R1 Mango flight deal – too good to be true?
By Angelique Ruzicka, editor, Moneybags
What does R1 get you these days? Not much you would say. But it could get you a Mango flight if you download and book through the airline’s Mobi-App. But has Mango played fair with its R1 flight campaign, which started on Monday 2 June and ends on the 6 June? Some are of the opinion that it didn’t. I feel they could be onto something and here’s why:
First of all, R1-Mango-flight-deal-hunters have to jump through a couple of ‘hoops’ to get the much coveted bargain. They have to download the airline’s newly launched Mobi-App and while this sounds simple some customers on Mango’s Facebook page and on News24 complained that they experienced some technical difficulty.
Some were further disappointed when they found that their favoured dates and particularly weekend flights were sold out once they had managed to download the app and rifle through the flights that were still available.
I tried downloading it to my Samsung mobile myself but after 20 minutes gave up. I can’t necessarily blame Mango for this problem though. As Hein Kaiser, a spokesperson at Mango, pointed out to me it could very well be my device and network that’s at fault.
Then again Mango’s clever marketing tactic could also be to blame because it has caused a stir. Just like the One Direction fans rushed to buy tickets online, there was an equally mad dash by Mango bargain hunters to download the app, increasing traffic to the Mango website by a massive 800%.
Unfortunately, the deal is not available by any other means – not through the call centre or Mango’s website. Kaiser admits this is part of Mango’s marketing strategy, calling it a ‘channel specific promotion’.
But before you badger them on social media – Mango is not unique in adopting this kind of strategy. In fact many companies, including the likes of Media24, use it to lure customers. While it does cause some frustration for those of us who’s devices and networks aren’t as quick it appears to have worked (for Mango at least). At the time of writing only 750 of the 10,000 R1 deals were still available and they were selling like hot cakes.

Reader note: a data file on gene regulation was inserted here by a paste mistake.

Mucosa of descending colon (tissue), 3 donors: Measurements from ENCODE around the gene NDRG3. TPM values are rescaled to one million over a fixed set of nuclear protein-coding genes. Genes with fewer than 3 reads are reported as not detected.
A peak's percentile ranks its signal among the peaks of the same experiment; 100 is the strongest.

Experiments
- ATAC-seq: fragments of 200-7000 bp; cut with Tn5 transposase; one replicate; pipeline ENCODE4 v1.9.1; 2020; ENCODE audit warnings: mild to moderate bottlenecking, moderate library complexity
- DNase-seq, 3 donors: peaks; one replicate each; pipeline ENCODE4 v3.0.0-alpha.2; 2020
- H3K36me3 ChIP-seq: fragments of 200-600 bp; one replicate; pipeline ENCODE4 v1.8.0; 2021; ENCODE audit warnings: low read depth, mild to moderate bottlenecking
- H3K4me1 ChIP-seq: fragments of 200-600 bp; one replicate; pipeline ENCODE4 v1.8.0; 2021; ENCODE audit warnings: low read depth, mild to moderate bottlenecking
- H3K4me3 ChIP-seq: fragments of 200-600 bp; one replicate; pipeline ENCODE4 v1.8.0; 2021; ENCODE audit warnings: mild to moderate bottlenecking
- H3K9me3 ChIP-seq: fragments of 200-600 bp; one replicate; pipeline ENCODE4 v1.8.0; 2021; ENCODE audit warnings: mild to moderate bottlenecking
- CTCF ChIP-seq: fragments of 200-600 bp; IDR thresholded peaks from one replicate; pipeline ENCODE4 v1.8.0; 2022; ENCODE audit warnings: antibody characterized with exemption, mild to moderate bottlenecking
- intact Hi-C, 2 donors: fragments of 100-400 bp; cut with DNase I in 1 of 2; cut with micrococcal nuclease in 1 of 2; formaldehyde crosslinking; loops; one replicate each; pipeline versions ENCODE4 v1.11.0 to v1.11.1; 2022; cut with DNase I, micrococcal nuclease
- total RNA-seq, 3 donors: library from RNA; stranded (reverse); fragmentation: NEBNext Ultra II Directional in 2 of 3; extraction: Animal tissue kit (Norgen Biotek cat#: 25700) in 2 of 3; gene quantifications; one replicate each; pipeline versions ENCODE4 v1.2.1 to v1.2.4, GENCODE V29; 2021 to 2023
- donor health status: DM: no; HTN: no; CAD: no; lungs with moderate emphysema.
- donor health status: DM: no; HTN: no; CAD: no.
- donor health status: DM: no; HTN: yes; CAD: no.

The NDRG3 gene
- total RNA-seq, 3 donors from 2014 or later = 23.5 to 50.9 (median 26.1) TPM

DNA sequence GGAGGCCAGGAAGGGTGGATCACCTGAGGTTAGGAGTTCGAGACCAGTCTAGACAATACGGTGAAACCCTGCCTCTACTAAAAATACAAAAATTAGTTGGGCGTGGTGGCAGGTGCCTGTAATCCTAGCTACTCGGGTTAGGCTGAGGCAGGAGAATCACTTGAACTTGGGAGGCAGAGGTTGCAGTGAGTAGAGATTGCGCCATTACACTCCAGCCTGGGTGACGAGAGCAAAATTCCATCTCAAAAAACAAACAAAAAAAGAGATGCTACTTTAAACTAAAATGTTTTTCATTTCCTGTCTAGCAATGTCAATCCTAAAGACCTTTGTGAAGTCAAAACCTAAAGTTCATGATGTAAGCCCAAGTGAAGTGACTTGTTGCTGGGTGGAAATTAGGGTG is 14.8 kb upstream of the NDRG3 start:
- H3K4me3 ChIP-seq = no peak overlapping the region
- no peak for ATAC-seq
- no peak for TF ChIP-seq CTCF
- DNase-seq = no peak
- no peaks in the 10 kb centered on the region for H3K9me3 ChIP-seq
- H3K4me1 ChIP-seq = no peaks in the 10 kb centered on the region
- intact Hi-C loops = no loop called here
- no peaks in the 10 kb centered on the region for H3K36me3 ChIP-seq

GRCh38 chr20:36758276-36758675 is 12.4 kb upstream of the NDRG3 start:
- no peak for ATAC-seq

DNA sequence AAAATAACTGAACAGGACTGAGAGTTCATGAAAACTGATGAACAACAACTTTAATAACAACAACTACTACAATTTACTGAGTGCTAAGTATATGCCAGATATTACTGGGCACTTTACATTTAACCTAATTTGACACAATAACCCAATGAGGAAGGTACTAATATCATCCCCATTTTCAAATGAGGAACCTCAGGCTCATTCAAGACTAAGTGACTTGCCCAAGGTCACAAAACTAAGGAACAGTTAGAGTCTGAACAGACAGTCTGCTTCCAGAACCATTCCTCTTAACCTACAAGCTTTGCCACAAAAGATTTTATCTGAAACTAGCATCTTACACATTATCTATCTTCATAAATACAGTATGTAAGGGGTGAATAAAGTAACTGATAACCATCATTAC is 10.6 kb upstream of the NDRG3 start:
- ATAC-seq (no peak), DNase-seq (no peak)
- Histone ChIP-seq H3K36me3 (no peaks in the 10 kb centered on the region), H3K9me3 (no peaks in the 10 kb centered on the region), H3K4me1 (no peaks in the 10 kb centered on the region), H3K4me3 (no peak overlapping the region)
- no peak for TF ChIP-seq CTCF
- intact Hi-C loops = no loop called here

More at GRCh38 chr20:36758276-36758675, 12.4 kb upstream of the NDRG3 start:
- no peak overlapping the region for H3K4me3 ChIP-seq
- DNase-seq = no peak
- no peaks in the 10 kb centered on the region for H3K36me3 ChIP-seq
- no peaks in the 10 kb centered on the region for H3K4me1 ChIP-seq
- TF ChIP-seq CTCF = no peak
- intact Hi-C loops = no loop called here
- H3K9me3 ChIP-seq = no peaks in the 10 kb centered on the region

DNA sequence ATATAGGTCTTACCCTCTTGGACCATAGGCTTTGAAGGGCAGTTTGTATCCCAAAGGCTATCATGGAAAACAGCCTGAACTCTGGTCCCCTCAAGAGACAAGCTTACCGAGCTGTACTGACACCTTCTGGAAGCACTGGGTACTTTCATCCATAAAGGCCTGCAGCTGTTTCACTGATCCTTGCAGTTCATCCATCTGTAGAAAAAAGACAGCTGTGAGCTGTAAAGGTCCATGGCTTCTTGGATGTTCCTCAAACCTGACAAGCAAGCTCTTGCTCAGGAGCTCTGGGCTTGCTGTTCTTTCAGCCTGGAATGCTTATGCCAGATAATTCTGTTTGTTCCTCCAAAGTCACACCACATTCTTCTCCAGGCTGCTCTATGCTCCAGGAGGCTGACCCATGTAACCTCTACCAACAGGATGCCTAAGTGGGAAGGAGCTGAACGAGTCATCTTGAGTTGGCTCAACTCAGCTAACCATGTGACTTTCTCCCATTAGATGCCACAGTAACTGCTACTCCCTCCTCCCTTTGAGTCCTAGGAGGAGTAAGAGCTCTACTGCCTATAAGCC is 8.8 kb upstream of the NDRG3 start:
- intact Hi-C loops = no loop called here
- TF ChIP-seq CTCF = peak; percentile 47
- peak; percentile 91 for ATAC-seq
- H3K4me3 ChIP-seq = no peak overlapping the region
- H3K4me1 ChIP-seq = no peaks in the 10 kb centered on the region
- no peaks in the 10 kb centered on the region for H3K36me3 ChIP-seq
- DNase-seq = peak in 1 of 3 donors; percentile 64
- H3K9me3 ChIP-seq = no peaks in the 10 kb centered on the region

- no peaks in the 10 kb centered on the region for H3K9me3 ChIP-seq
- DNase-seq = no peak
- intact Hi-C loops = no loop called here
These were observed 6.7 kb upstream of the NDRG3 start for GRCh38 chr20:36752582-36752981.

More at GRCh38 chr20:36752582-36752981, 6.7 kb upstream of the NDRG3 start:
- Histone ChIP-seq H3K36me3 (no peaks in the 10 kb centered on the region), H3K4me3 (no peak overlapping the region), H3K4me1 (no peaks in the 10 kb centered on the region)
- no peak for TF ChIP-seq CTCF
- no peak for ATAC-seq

The rules stated that you had to book a return flight and only one flight fell under the R1 promotion. This may be sneaky of Mango but, having said that, some claimed on Facebook that they managed to bag return flights for just over R160. This is still a steal, considering the price of a return flight to anywhere in South Africa generally costs thousands of Rands.
Unfortunately, you are also restricted on when you could make your booking. The R1 deal only applies to flights available in June and July – hardly the most convenient time considering its winter. But then again a trip up country to warmer cities such as Durban could appeal to Capetonians that are currently suffering the effects of the stormy weather.
And annoyingly, for those who prefer using the SID online bank transfer service, it’s not active on Mango’s mobile platform yet.
So was Mango’s marketing strategy fair? I suppose it was for those who spotted the deal as it was announced, who owned the latest technology and who had the best connectivity. When it comes to such deals if you are slow off the mark you may not get exactly what you want.
If you try and book now for those last remaining R1 deals you will have to be flexible about when you go and where you go. Chances are the best routes and dates are taken. But a little bird tells me that those wishing to fly from Cape Town to Lanseria may just strike it lucky.
The good news is that if you downloaded the app you now have a better way to book flights if that’s what you do often. Airlines are veering customers towards their online booking systems because it’s cheaper for them. It’s the way of the future. And who knows – you may be the first in line the next time Mango announces a R1 deal. But considering that the last time it did so was in 2007, you may have to wait a while.